Health and aging are deeply meaningful and complex realities. The demographic reality of the Canadian population in the 21st century requires an in-depth understanding of the health care goals of older people, an analysis of the attitudes toward older people that affect societal decision making and the educational and policy changes required to effect positive change. Viewing these issues through the lens of oral health care allows an analysis of health care goals for the older population. A look at representative cases where oral health needs were not met uncovers some of the attitudes and values about oral health, the goals of health care and the unique circumstances of older people that present barriers to appropriate care.  (+info)

The history of dental programs for older adults. (4/98)

Compared with other age groups, the elderly have less access to oral health care services and poorer oral health status. Most provinces have no publicly funded programs to address these inequities and the volunteer efforts of professionals and hospital-based programs have had little effect. In Ontario, two expert committees have called for seniors' programs augmented by a strong outreach component to be delivered by public health services. Their recommendations have not been implemented and, worse, some public health programs have lost the capacity to maintain the preventive services they once provided. The development of public policy to address the needs of the elderly is thwarted by the narrow definition of public health problems, the reluctance of the dental profession to lobby for public funding, the bias toward investment in younger groups, and the persistence of a "reverse public funding program" whereby the employed, more affluent receive dental care as a tax-free benefit and the retired, lower-income elderly pay in after-tax dollars.  (+info)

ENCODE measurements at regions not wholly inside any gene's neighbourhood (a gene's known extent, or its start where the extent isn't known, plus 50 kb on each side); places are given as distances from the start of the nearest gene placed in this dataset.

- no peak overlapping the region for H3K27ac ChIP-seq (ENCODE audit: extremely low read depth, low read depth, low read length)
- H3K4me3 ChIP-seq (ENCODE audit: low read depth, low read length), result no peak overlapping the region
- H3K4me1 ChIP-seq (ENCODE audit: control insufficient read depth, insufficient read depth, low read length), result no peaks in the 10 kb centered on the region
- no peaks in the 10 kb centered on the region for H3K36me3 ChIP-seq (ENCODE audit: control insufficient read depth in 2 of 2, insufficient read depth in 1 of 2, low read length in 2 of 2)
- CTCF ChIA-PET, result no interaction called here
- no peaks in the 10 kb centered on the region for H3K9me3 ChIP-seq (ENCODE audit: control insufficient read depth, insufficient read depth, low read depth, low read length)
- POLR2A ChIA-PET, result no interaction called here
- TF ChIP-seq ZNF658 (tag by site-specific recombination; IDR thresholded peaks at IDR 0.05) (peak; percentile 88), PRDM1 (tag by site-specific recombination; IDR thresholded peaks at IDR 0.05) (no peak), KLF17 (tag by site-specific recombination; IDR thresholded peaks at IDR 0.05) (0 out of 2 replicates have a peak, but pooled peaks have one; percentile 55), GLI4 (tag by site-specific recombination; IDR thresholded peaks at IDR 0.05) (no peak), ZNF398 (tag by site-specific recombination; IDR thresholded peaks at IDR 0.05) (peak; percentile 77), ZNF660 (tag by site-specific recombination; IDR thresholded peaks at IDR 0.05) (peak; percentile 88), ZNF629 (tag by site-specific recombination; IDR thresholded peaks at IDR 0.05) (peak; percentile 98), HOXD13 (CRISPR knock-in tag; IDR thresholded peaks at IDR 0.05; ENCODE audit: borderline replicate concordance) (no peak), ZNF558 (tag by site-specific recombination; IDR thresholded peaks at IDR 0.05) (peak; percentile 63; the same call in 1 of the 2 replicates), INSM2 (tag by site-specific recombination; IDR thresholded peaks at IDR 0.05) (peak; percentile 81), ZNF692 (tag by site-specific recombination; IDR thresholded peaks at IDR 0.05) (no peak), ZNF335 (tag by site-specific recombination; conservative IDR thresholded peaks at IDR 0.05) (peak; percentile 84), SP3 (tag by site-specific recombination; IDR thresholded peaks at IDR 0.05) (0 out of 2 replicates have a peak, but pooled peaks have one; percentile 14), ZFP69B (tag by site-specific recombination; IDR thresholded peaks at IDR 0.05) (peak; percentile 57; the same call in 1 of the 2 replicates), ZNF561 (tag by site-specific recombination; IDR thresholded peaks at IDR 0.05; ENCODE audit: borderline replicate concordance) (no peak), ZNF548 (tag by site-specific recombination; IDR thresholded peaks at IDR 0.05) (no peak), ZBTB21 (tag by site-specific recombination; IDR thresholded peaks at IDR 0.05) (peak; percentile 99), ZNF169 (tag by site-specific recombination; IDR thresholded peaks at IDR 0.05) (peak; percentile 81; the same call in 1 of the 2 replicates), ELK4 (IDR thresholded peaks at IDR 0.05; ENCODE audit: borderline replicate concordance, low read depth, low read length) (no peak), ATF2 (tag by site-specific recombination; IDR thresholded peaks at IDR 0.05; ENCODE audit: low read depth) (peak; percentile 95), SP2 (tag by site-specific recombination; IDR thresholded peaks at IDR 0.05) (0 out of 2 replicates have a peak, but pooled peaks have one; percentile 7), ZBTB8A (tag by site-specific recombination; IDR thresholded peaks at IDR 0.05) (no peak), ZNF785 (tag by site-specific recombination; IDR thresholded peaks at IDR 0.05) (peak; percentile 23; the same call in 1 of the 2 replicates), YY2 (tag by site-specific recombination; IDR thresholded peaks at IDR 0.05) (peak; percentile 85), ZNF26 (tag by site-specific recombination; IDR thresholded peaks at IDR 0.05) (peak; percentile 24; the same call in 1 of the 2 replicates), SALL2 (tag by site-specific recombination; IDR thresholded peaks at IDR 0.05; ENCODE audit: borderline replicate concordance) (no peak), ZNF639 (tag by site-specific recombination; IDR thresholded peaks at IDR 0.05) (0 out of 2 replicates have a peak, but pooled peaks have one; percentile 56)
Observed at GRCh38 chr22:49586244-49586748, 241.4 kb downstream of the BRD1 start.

Problems of an aging population in an era of technology. (5/98)

With the substantially growing number of elderly persons in Canada and the rest of the developed world, the need for adequate health and social care will increase. Health and social service providers must develop policies and programs allowing the elderly to lead rich and independent lives for as long as possible. As advances in age-related diseases are made, the elderly will potentially live longer and lead more active and fulfilling lives. Society, governments and those involved in the care of the elderly must meet the new challenges of this aging population in a humane and respectful way.  (+info)

A clinical and microbiological evaluation of denture cleansers for geriatric patients in long-term care institutions. (6/98)